Dynamic MR imaging of carpal tunnel syndrome

Dynamic MR imaging of carpal tunnel syndrome.

Skeletal Radiol 1997; 26:482-7.

Brahme SK, Hodler J, Braun RM, Sebrechts C, Jackson W, Resnick D.


Objective: To evaluate the diagnostic value of the MR imaging syndrome before and after performance of provocative exercises in patients with dynamic carpal tunnel syndrome

Design: Fat-suppressed proton-density and T2-weighted spin-echo images of the wrist were obtained prior to and after provocative, standardized exercises. Images were interpreted in masked fashion with regard to six MR criteria of carpal tunnel syndrome: (a) bowing of the transverse ligament, (b) and (c) deformation of the median nerve at the pisiform and hamate levels respectively, (d) signal abnormality of the median nerve, (e) presence of fluid in the wrist joints and/or carpal tunnel, and (f) presence of synovial swelling.

Patients: Twenty-one wrists in 20 patients with subjective complaints of carpal tunnel syndrome and equivocal or negative clinical findings and negative electrodiagnostic examinations were included (age range 21-61 years, mean 37 years, 2 men and 18 women). The diagnosis of dynamic carpal tunnel syndrome was made and confirmed by surgery in 18 of the 21 symptomatic wrists. The control group consisted of 15 asymptomatic wrists in volunteers (age range 22-60 years, mean 35 years, 8 men and 7 women).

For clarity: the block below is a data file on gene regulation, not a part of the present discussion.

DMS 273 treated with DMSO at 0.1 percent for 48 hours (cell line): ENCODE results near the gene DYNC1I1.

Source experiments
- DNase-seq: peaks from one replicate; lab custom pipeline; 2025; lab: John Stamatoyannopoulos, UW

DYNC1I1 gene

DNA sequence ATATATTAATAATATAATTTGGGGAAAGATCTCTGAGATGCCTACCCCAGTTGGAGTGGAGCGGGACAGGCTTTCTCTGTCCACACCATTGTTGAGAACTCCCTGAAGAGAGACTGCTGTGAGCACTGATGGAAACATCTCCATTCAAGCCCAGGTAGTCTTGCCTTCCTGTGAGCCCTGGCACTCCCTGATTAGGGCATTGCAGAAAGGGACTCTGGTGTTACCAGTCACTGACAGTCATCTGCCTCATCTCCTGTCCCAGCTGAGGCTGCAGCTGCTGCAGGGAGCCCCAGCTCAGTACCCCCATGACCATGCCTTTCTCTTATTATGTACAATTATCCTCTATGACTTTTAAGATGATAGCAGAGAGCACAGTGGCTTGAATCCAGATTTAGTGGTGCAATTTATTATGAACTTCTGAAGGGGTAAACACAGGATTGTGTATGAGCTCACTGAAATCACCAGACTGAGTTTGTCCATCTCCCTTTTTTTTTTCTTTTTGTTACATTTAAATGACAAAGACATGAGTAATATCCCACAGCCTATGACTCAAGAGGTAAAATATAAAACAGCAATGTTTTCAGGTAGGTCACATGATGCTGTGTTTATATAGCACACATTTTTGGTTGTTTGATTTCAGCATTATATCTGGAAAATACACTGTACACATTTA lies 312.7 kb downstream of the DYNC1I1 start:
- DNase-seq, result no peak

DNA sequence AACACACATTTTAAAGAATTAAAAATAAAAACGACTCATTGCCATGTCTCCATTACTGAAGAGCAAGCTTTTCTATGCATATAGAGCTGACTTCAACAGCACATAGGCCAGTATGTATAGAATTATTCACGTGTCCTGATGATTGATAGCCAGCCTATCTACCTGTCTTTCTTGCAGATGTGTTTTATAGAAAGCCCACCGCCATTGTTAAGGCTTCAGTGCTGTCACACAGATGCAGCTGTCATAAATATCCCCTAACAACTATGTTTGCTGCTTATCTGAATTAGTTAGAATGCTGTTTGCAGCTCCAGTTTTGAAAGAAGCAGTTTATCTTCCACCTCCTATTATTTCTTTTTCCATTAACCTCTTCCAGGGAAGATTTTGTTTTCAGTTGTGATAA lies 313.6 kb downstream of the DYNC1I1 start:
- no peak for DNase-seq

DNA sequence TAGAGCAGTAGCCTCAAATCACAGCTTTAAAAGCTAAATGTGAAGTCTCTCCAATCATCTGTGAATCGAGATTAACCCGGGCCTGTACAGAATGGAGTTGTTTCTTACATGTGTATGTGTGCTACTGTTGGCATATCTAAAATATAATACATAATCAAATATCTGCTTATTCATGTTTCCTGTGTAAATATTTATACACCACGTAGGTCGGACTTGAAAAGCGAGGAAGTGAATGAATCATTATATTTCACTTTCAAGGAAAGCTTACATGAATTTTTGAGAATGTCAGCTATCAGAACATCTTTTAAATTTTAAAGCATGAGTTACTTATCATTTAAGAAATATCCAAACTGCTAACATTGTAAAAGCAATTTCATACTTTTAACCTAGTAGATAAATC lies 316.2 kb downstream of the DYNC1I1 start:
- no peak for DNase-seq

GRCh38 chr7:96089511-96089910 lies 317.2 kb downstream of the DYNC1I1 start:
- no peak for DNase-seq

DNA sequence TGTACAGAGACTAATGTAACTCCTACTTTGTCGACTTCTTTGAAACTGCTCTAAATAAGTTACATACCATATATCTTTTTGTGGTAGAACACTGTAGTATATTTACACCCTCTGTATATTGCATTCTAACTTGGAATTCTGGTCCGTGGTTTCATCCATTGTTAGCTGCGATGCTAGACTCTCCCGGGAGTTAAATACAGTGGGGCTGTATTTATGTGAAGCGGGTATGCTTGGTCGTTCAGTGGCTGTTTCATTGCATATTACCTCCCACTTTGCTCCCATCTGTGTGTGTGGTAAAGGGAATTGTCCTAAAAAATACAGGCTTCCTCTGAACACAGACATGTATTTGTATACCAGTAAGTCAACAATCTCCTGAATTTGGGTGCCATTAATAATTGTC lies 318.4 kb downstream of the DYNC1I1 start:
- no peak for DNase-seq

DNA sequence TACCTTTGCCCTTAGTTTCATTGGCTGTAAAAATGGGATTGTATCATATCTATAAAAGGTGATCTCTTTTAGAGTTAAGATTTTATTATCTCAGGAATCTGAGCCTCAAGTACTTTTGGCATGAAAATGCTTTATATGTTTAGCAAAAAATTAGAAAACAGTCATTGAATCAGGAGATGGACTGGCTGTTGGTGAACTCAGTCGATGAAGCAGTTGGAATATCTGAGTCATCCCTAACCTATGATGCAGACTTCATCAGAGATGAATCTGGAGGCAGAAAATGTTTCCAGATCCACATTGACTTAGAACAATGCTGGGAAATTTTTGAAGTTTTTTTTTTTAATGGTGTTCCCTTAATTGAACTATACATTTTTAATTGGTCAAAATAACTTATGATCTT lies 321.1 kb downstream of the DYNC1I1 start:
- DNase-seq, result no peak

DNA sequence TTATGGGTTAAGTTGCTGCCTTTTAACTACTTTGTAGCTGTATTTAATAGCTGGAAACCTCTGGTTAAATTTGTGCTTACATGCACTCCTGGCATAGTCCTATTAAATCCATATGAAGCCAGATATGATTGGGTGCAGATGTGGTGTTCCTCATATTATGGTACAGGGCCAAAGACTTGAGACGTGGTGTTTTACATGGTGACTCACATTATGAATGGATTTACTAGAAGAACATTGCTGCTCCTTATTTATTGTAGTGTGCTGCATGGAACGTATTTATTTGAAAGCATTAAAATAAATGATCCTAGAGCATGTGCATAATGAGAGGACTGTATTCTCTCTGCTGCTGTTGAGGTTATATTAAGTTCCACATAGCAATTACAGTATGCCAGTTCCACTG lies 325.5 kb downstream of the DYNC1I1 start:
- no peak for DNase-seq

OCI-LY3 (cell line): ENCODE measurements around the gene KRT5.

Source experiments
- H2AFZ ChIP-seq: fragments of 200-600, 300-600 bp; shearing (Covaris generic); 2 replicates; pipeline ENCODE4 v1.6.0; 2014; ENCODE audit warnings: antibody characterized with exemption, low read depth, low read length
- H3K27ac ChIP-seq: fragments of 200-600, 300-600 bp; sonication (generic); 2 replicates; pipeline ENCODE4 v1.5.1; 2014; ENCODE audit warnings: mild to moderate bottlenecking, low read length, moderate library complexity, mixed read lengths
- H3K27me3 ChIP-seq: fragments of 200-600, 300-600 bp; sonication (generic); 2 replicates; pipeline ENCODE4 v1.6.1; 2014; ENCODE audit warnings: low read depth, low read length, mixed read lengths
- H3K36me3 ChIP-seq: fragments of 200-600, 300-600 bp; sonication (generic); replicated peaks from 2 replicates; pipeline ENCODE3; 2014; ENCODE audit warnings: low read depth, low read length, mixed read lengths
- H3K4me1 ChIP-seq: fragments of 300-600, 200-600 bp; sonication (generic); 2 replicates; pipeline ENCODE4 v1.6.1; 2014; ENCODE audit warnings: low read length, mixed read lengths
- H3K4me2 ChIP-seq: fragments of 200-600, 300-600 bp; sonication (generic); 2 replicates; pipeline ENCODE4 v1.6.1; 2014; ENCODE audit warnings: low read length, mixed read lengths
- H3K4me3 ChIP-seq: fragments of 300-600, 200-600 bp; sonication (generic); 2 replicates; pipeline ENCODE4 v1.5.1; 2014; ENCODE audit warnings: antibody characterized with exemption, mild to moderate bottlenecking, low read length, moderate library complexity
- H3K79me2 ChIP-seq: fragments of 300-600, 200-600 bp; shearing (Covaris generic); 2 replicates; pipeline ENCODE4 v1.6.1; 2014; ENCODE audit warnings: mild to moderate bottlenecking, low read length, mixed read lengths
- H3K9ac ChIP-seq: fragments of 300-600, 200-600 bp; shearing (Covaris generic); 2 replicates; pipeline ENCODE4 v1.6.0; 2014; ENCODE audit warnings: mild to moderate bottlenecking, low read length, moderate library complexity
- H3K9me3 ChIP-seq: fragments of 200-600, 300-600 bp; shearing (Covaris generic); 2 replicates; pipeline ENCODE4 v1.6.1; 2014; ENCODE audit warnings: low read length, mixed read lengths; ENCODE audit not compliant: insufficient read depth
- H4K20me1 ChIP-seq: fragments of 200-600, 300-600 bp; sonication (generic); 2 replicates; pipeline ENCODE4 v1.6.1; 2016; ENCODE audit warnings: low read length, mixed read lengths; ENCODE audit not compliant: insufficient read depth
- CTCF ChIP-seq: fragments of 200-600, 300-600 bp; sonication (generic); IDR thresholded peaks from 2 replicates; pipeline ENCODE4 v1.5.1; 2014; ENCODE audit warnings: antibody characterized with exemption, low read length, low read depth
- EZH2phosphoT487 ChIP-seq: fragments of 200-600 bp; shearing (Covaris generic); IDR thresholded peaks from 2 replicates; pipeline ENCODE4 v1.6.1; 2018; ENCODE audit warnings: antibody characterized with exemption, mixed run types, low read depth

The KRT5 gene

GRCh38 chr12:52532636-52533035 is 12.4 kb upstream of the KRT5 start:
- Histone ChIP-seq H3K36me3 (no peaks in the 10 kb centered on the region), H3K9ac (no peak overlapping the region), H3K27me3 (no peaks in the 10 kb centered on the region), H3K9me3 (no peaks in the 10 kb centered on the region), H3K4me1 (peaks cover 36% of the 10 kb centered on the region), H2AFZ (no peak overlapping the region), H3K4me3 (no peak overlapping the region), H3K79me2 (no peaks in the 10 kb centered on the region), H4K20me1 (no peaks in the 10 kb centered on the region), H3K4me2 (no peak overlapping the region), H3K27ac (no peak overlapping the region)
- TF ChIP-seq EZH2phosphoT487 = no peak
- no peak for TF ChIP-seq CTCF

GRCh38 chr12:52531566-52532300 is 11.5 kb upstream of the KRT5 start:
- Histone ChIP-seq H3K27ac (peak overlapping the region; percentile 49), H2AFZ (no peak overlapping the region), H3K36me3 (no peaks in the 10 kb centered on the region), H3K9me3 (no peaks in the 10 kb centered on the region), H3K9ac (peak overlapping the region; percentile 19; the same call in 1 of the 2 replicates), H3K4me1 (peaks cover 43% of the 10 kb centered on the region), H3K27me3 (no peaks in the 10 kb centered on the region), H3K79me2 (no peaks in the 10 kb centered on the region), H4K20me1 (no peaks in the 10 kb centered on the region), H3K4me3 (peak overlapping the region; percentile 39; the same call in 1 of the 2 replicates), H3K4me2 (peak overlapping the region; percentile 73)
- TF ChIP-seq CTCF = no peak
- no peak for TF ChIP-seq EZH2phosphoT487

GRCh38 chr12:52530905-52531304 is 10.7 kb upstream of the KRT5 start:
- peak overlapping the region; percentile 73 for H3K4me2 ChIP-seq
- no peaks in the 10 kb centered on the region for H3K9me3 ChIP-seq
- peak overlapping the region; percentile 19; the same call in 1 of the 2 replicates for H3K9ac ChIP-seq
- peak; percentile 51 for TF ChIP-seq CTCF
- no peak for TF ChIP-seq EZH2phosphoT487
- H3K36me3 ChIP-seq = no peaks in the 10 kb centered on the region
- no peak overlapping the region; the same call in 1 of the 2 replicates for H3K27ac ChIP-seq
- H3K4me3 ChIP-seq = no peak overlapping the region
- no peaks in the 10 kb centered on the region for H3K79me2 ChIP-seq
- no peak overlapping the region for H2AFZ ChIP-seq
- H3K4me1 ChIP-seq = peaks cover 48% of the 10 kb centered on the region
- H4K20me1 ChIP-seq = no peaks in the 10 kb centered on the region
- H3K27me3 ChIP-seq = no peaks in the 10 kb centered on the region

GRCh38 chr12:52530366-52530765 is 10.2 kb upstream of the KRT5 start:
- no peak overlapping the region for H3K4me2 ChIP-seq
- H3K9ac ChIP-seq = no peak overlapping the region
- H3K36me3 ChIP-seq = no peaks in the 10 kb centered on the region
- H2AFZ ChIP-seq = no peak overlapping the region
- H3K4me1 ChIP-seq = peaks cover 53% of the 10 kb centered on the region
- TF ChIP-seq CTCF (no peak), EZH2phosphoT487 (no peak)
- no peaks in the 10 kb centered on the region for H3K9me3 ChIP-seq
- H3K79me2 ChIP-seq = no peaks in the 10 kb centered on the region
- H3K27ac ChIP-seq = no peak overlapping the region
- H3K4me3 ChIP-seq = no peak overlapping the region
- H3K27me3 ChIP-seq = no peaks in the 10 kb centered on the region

Results and Conclusions: Sensitivities and specificities of the six MR criteria were 90.5-100%, and 6.7-86.7%, respectively, both before and after exercise. Likelihood ratios proved statistically significant differences between the symptomatic and asymptomatic wrists (P < 0.0001-0.0002) for the prevalence of all MR criteria with the exception of fluid within the joints and/or carpal tunnel. Changes of the MR appearance after exercise had a low sensitivity (4.8-71.4%) but high specificity (86.7-100%) for dynamic carpal tunnel syndrome. In conclusion, MR imaging contributes to the diagnosis of carpal tunnel syndrome when clinical signs are confusing and electrodiagnostic studies are negative. Dynamic examinations improve specificity of MR imaging for such diagnosis.

Mosby, Inc.


By S.K. Brahme; J. Hodler; R.M. Braun; C. Sebrechts; W. Jackson and D. Resnick

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